In a multigenerational, transcontinental tale, Bright Lines weaves together issues of gender and sexuality across cultures, migration, in/dependence, family secrets, conflict and tragedy, and well, botany.
This isn’t just exhausting. This is intergenerational trauma, oppression, and maybe even genocide. This violence is specifically targeted against black and brown women, gender non-conforming folks, and especially trans women of color.
The videos each demonstrate the love, support and willingness of APIA parents to publicly speak about their LGBT children.
So your white gf used a grossly inaccurate stereotype about your entire ethnicity/race to make a point? COOL. Let’s talk about it.
“Dating broken white women became a way to reprise a powerlessness that years of sexual abuse and generations of blackphobia had tricked me into believing in. I drowned this feeling of powerlessness in weed and seeking out relationships in which I could engage in yet remain completely hidden from view.”
Raising the minimum wage is a critical piece in a complex puzzle of alleviating economic struggle for queer and trans people.
Alynda Lee Segarra and Yosi Perlstein chat with us about their new album and new tour — and oh, by the way, you can win tickets to see them!
In what has already been a year of horrifying violence and tragedy for trans women of color, a young Somali-Canadian trans woman was lost this weekend in Toronto. Sumaya Dalmar, known also as Sumaya Ysl, was found dead on Sunday morning at the age of 26.
“In ANCIENT FUTUREs, we see queers shaping their own realities. It’s a vulnerable moment to have in such a public place. It is anxiety-inducing and paralyzing. It is exhilarating, rewarding, life-giving, but in the end, it is a risk.”
Too often, paradigm shifts in the feminist movement are posited as if they come from the past.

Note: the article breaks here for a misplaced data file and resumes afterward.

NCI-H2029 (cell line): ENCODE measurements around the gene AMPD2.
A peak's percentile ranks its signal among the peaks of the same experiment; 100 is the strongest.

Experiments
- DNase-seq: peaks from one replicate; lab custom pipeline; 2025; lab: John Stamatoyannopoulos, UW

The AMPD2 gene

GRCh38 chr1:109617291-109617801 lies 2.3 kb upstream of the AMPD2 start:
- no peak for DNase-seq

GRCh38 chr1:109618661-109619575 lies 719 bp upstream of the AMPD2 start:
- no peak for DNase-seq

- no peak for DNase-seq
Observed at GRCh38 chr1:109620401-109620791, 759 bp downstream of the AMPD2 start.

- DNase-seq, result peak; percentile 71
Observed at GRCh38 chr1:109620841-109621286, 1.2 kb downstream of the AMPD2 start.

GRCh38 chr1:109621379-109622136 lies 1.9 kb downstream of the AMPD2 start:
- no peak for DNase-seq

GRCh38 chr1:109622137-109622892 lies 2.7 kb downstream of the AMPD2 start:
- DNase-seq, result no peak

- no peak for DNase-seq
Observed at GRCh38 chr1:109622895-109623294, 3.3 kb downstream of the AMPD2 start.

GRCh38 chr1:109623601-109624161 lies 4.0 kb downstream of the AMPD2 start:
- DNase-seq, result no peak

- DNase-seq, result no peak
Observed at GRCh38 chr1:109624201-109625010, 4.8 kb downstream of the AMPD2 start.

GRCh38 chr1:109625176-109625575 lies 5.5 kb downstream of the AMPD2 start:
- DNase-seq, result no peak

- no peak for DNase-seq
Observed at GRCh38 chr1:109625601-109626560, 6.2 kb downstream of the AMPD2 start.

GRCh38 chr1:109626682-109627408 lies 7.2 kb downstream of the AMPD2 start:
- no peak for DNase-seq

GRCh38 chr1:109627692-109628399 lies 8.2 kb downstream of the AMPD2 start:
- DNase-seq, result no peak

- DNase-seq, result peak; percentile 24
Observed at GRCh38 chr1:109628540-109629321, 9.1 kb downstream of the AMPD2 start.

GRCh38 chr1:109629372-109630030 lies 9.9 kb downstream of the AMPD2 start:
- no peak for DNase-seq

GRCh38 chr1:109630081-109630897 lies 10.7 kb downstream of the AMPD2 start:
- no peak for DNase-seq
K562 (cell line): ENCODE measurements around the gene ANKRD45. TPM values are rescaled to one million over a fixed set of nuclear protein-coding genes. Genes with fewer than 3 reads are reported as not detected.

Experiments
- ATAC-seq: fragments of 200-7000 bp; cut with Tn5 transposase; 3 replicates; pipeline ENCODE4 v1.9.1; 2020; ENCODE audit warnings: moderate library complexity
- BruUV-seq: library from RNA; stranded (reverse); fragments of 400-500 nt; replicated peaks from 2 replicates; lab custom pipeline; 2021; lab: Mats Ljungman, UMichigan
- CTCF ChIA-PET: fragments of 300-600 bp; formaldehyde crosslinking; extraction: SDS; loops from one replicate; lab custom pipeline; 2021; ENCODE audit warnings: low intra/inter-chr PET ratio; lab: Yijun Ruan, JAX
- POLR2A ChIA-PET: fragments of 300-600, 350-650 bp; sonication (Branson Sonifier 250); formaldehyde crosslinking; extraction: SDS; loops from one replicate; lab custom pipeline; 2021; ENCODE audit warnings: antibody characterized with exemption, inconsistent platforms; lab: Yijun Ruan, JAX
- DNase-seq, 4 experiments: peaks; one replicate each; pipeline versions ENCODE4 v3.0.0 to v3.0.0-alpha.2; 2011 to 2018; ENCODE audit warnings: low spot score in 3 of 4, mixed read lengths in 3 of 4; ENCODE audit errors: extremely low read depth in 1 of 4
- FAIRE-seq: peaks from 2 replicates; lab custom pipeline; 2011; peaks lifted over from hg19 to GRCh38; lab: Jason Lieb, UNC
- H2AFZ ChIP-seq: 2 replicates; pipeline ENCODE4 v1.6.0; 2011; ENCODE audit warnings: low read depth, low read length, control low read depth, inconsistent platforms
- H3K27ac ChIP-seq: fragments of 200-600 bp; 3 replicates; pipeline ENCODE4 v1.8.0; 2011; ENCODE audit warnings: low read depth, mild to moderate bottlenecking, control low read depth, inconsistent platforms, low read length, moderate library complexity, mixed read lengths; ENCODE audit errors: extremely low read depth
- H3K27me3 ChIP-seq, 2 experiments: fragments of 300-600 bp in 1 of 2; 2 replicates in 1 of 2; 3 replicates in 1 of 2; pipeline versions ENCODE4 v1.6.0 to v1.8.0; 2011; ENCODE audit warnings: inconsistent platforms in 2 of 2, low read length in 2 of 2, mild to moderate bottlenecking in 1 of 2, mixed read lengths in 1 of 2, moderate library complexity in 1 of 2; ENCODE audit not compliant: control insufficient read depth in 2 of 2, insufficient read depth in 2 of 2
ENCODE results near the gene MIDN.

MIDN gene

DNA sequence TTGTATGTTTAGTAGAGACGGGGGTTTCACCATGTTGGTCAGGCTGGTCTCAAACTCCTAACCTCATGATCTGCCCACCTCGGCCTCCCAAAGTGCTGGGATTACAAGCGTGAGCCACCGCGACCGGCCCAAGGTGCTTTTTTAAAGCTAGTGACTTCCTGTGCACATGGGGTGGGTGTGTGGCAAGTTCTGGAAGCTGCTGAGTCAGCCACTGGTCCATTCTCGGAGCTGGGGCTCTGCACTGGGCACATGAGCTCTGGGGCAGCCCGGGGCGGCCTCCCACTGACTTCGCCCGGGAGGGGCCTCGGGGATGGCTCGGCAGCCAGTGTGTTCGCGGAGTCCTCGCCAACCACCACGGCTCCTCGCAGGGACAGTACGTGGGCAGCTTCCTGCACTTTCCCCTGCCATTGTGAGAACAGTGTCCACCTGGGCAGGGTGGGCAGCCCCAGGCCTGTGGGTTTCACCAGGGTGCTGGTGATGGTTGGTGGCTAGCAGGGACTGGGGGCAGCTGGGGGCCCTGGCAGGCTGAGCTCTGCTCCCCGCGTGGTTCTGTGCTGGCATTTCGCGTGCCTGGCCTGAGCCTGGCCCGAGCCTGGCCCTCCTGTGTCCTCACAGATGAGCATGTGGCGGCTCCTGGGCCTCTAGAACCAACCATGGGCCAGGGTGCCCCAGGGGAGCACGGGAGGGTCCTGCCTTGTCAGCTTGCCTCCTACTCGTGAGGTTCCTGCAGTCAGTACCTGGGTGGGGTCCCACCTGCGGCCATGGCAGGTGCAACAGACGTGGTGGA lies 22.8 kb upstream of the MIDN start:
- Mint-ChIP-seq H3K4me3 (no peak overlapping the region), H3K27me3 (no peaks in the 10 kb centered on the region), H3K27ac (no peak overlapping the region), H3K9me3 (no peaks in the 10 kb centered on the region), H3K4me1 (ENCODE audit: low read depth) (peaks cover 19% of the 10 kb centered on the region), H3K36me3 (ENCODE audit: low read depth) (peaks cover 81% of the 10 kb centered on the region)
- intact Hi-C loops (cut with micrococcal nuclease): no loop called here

“I didn’t want the only thing I had ever known to be taken away from me. So I ignored my desires in order not to lose everything I loved.”
This past week, Empire’s Tiana Brown revealed that she has a girlfriend. In addition to her boyfriend. We need to talk about this!
As the National LGBTQ Task Force kicked off its annual conference, queer and trans people of color stormed the stage to demand more inclusion and focus on the violence and oppression faced by people of color.
Sometimes, it can be hard to parse out exactly why queer and trans people have such a hard time getting by while the headlines would suggest we are advancing by leaps and bounds. On January 23rd and 24th, queer and trans people converged in New York City for the Invisible Lives, Targeted Bodies Conference to explore how the struggle for queer and trans justice and liberation is inextricably linked to struggles for economic, racial, immigrant, disability and reproductive justice.
The current body of social psychological work on gender bias in STEM has disappointingly (but not unsurprisingly) focused almost exclusively on the experiences of white women. This study does better.
So maybe my pregnancy path isn’t as simple and straightforward as baby books would have you believe it should be because I’m a poor QPoC with anxiety, but it has been an interesting worthwhile journey so far. I can’t wait until I can take the next step.
Alternative forms of protest are necessary to make activism accessible. Sometimes, they’re even more effective at creating change than a permitted march.
We see violence not only in the crimson of blood spilled far too many times but also in the varying shades of brown on the skins of people of color. To be a person of color in the United States, and in the global narrative, is to be the shadow of violence.
Come join the Speakeasy Book Club as we quest for literary enlightenment and embiggen our collective minds.
Alynda Lee Segarra’s voice is like dark chocolate with sea salt. Her politics make my heart beat faster than a KitchenAid stand mixer. Her lyrics are pointed as star anise, and powerful as ghost pepper. I could go on, but I’m getting hungry. Just watch.